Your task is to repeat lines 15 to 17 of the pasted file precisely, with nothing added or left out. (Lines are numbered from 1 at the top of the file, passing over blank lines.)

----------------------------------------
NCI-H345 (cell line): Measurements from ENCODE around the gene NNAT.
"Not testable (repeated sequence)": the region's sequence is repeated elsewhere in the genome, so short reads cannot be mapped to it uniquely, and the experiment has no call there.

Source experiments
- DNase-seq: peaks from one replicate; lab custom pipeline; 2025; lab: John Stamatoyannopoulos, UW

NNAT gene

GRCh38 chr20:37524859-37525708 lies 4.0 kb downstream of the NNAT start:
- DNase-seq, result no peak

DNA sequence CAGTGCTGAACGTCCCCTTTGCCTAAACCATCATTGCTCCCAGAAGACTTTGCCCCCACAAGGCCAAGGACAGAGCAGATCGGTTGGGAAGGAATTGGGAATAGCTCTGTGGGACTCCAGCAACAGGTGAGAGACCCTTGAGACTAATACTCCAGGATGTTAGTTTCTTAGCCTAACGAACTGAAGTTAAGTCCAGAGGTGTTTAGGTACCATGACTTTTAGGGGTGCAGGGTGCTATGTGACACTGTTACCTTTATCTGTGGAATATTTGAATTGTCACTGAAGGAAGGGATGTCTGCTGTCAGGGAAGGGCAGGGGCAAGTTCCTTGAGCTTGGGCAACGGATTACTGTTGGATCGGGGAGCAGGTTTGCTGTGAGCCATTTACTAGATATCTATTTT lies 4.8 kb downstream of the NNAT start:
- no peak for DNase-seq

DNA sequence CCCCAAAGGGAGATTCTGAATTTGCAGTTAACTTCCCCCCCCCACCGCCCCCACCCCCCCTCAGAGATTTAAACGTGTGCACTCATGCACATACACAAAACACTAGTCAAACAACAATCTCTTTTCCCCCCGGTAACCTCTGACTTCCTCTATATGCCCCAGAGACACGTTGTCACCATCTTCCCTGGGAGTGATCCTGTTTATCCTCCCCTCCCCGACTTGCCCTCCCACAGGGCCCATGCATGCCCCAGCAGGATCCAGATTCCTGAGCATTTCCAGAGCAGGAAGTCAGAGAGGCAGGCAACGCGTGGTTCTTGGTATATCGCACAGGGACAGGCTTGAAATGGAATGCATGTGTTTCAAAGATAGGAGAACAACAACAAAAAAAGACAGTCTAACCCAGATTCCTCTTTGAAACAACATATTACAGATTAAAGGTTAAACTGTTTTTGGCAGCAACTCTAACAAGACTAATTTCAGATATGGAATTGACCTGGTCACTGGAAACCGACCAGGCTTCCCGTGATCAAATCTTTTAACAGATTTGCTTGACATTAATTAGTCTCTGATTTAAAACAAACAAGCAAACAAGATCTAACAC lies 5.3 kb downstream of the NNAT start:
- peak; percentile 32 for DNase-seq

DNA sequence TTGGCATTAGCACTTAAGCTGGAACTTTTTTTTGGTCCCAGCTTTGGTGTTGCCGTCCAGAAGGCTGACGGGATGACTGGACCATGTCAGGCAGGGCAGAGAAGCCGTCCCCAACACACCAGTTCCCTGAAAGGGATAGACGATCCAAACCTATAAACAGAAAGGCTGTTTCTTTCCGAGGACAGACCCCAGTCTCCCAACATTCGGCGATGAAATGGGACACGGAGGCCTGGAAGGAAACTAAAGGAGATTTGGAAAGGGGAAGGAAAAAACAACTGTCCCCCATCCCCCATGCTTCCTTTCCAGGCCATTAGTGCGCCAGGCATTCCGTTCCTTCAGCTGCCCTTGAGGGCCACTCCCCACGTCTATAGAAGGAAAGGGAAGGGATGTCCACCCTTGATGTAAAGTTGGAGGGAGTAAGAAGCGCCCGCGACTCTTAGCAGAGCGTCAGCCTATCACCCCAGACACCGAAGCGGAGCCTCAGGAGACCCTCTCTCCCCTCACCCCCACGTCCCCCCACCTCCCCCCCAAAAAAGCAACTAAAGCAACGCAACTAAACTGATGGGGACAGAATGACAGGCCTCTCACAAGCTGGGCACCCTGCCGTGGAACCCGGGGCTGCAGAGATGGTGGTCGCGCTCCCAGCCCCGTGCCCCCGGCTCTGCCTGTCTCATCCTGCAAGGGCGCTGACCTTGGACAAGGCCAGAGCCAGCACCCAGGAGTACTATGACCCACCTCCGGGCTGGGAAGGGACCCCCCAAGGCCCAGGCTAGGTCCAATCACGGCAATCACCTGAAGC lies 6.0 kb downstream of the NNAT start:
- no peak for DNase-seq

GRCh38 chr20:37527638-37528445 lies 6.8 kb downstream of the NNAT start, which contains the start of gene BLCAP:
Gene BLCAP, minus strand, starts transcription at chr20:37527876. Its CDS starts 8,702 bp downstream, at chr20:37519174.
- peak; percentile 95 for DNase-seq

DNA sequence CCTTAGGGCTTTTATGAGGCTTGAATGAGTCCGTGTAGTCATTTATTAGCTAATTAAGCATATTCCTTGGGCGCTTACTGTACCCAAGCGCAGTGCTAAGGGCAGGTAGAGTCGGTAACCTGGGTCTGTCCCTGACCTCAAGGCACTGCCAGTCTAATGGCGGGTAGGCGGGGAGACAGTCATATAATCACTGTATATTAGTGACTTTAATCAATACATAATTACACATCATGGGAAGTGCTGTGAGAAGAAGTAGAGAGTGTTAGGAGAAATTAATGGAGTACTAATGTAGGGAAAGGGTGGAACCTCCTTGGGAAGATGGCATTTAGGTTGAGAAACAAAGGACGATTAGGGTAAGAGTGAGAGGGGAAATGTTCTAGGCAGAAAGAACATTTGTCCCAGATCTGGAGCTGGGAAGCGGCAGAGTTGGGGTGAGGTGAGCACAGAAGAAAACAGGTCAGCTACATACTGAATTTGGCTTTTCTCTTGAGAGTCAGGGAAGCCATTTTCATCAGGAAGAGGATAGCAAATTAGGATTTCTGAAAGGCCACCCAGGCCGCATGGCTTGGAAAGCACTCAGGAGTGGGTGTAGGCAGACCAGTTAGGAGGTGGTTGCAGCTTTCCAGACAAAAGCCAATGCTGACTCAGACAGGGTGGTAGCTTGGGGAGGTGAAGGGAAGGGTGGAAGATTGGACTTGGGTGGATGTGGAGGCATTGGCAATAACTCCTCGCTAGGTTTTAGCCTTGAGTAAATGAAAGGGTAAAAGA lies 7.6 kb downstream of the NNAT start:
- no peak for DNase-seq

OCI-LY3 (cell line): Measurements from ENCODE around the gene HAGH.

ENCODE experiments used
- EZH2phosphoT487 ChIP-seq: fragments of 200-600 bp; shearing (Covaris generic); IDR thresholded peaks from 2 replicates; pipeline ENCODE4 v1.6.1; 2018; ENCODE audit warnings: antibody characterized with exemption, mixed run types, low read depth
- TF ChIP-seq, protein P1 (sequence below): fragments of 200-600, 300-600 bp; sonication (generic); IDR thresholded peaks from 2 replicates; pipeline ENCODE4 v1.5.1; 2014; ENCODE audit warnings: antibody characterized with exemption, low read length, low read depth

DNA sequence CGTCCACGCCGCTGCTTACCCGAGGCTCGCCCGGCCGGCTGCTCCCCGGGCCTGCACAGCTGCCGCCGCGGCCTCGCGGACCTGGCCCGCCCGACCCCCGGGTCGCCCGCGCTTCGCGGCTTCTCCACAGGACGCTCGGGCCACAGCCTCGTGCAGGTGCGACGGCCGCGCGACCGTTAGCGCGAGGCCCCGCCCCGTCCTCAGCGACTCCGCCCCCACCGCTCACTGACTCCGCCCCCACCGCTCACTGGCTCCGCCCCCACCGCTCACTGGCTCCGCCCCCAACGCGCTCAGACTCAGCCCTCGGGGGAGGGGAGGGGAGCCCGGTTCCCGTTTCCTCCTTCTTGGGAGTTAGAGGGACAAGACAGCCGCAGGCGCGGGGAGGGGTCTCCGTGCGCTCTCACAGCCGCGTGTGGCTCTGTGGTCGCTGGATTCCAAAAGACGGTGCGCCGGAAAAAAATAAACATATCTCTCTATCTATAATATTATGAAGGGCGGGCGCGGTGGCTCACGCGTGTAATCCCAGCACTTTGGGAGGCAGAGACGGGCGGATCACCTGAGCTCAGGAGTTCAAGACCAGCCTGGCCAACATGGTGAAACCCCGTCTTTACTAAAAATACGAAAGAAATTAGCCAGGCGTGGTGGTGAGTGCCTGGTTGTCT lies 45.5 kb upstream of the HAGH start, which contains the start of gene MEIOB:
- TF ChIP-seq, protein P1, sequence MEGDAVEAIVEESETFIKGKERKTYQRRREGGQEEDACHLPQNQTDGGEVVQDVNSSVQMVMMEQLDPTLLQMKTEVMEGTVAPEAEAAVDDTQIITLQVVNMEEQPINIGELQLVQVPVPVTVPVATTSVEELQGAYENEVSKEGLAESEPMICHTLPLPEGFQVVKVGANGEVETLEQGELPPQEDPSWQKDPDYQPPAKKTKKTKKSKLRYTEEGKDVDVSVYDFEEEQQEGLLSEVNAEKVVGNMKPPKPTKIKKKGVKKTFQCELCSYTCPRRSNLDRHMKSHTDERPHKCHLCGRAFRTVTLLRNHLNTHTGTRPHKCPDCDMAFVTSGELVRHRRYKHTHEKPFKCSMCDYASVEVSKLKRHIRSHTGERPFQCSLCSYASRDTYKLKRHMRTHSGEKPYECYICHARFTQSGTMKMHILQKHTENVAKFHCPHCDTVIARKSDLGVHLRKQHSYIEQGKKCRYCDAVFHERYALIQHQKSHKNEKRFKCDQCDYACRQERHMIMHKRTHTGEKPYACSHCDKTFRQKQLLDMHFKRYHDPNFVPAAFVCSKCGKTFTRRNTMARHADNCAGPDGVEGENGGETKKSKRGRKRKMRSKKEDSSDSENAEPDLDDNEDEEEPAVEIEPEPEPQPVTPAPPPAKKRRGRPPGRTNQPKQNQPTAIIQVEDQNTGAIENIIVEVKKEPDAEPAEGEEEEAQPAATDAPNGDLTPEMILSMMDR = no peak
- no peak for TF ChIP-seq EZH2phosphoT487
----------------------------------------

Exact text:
Gene BLCAP, minus strand, starts transcription at chr20:37527876. Its CDS starts 8,702 bp downstream, at chr20:37519174.
- peak; percentile 95 for DNase-seq

DNA sequence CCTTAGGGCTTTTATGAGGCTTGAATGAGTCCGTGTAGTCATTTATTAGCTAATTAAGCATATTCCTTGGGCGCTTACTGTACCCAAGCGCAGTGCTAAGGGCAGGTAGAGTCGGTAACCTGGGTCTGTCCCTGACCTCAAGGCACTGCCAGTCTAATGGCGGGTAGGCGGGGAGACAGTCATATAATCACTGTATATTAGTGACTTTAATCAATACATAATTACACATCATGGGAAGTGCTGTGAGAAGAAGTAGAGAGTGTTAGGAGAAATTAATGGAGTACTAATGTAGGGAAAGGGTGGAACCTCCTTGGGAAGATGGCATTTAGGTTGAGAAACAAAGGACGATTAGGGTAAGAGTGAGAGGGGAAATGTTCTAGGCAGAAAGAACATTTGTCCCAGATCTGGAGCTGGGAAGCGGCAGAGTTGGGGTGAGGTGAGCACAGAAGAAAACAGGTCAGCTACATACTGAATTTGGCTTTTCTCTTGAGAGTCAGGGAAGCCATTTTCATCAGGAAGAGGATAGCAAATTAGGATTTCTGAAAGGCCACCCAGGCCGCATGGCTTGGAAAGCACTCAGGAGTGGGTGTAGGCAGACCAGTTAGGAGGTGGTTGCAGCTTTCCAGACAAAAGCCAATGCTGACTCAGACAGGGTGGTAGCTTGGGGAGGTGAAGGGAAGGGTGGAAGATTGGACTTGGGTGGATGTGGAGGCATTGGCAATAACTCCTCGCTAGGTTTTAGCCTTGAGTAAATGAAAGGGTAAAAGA lies 7.6 kb downstream of the NNAT start: